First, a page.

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What Duties and Taxes are payable on imports?

Unless exempt, all commercial goods imported into the U.S. are subject to customs duty and taxes. In order to determine the applicable duties and taxes payable, you must first determine their tariff classification. In addition to customs duty and taxes, some goods are also assessed in relation to other taxes, including excise duty, excise tax, countervailing duties and anti-dumping duties.

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If our company uses the services of a competing customs broker, what steps are involved in switching to TECMA Customs Solutions LLC?

Changing customs brokers to use the services of TECMA Customs Solutions is fairly simple. You only have to provide us with a completed and signed Customs Power of Attorney, an Account information Sheet, and set up an account and make payment arrangements. We are here to help you every step of the way.

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Why is TECMA Customs Solutions LLC, the best choice above other customs brokers?

TECMA Customs Solutions is an experienced service-driven and cross functional organization, that understands the import and export requirements from our customer’s viewpoint. We are quality-oriented and strive to answer all of our customers’ calls and questions. We have coast to coast coverage from Brownsville to San Diego. We make our customers our priority. Our extensive 35-year experience provides customers with the depth and the comfort of knowing that we can help them with any challenge. We have a complete understanding of the supply chain, which adds value to our customer’s operations.

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What should Importers be aware of?

To comply with CBP’s laws and regulations, importers must understand the CBP’s overall compliance framework and how filing of documents with CBP to clear goods into the commerce of the United States fits within this structure. CBP requires that importers exercise “Reasonable Care” in the process of filing and making declarations to CBP. Determining whether the importer has exercised “Reasonable Care” is not always a straight forward proposition. Customs and Border Protection places the burden on the importer to become informed and prepared to satisfy Customs demand for their declarations. This link is provided for the purpose of providing more information;

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What are Wood Packaging Material regulations?

The Wood Packing Material (WPM) final rule requires wood, such as pallets, crates, boxes, and dunnage used in international trade to support or brace cargo, be treated to prevent the introduction of insects that are harmful to U.S. agriculture and forests. WPM needs not be bark-free, treated, and marked with approved Animal and Plant Health Inspection Service (APHIS) stamps.

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What happens when violative WPM is found with in-transit or in-bound containers or cargo?

Shipments that arrive in the U.S., enter the U.S. under a bond, or are in-transit through the U.S. from foreign countries, must meet all conditions of the bond and adhere to all rules and regulations set forth under U.S. laws and regulations. If an in-bond shipment is found to contain violative WPM, then the party who is responsible for the merchandise under a bond will be issued an Emergency Action Notification (EAN). Upon receipt of the EAN, it is expected that expeditious action shall be taken to comply with the terms and conditions of the notification. In the event that the recipient is noncompliant with the EAN and there is a failure to export the WPM, then liquidated damages will be assessed.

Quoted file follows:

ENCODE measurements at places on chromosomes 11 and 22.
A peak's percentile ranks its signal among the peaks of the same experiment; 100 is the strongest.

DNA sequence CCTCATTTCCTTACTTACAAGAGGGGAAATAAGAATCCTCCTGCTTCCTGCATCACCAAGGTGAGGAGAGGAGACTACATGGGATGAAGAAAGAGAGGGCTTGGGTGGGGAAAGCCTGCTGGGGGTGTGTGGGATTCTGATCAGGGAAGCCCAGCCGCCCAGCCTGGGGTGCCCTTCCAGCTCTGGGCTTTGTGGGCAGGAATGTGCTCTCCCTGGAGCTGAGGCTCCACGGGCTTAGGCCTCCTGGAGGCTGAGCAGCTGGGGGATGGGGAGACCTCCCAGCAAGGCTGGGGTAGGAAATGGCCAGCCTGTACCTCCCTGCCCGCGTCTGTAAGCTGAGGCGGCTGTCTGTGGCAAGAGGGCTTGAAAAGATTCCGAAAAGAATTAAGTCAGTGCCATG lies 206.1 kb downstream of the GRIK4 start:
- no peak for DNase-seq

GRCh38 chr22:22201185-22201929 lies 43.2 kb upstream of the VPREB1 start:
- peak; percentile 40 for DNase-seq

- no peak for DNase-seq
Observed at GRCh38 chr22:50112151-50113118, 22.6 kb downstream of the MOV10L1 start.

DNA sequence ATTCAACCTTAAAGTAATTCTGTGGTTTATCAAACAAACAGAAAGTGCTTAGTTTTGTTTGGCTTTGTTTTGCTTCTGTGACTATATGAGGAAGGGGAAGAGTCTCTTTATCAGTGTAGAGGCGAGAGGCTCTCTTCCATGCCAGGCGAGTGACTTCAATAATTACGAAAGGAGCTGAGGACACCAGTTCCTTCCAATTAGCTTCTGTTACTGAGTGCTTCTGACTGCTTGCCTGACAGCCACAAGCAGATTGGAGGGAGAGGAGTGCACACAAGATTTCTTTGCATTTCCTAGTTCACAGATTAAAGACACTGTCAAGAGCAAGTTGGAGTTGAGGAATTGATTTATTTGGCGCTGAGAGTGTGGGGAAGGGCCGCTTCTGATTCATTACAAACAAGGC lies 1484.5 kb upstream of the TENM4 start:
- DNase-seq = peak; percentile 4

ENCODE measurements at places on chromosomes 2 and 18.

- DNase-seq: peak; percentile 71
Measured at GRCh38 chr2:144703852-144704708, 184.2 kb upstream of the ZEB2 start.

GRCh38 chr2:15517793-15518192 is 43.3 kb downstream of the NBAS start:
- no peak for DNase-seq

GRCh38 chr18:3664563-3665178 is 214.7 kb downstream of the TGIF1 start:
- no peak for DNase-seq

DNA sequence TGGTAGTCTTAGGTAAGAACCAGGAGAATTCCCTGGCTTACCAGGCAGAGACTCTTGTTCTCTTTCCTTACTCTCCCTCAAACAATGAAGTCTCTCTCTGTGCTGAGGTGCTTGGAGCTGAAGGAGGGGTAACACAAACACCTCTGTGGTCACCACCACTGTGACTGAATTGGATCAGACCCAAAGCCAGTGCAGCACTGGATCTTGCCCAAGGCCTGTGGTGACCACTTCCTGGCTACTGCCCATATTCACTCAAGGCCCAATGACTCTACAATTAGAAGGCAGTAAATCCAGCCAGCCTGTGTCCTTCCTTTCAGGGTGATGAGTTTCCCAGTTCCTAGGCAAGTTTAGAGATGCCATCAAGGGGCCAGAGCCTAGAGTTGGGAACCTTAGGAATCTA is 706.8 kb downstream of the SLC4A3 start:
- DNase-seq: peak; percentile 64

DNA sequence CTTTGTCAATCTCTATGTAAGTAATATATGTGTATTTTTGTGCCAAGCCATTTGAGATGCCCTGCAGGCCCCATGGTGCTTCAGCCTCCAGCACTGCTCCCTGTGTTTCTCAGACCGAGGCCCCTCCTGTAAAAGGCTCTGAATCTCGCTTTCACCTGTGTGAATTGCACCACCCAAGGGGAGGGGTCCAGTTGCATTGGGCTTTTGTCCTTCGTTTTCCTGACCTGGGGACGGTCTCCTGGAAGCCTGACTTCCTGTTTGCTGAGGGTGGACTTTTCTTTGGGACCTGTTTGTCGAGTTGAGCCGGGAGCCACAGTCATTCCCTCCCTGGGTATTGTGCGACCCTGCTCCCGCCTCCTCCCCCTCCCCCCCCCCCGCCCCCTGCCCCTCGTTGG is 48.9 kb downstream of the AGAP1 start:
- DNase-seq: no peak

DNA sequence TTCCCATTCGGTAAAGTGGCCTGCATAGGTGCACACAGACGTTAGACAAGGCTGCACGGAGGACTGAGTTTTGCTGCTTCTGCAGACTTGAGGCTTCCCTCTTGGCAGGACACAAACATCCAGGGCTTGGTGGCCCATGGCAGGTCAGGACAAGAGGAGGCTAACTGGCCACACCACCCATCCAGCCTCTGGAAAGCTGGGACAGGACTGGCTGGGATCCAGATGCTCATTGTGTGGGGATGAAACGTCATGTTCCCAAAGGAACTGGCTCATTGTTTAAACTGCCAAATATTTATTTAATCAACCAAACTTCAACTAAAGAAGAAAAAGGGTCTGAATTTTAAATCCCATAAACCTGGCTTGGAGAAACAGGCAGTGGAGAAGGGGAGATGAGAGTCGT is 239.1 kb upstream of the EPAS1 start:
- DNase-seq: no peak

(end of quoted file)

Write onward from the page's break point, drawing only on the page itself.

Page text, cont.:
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Are there restrictions on what items can be imported into the United States?

Yes, there are many things to take into account with CBP and Homeland Security in their enforcement of regulations that are governed by all government agencies. Many different items can be prohibited from entering the USA, if they do not meet the necessary criteria.

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What if my current customs broker misclassifies my goods?

Harmonized Tariff Classification is the ultimate responsibility of the Importer of Record, and it is expected by Customs that reasonable care will be used in carrying out this endeavor. There are potential consequences in reporting the incorrect tariff information to Customs, these include overpayments or underpayments of duty, potential penalties and interest charges, further scrutiny and delays of your shipments, and the possibility of full Customs audits. TECMA Customs Solutions is available to assist you in the proper classification and reporting of your goods, with the appropriate technical information about your product.

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What is the USMCA and will it replace the NAFTA?

The USMCA will replace the NAFTA on July 1, 2020. There are several differences between the USMCA and the NAFTA. Some of the main differences include;

  1. Certification can be completed by either, importer of record, exporter or producer.
  2. The NAFTA Certificate Form will be replaced by a “Certification Statement.”
  3. Sec 102 Marking rules are under review but expect “Substantial Transformation Guidelines.”
  4. NAFTA SPI Indicator eliminated and replaced with new USMCA
  5. The specific Rules of Origin have been modified for many products and industry sectors (Automotive, Chemical, Textiles, and Plastics)
  6. The de minimis rule increased the amount of non-originating content from 7% to 10%
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Additional Information

Here are some helpful links for additional information:

US CBP Implementation Guidelines


CANADA CBSA example for the USMCA Certificate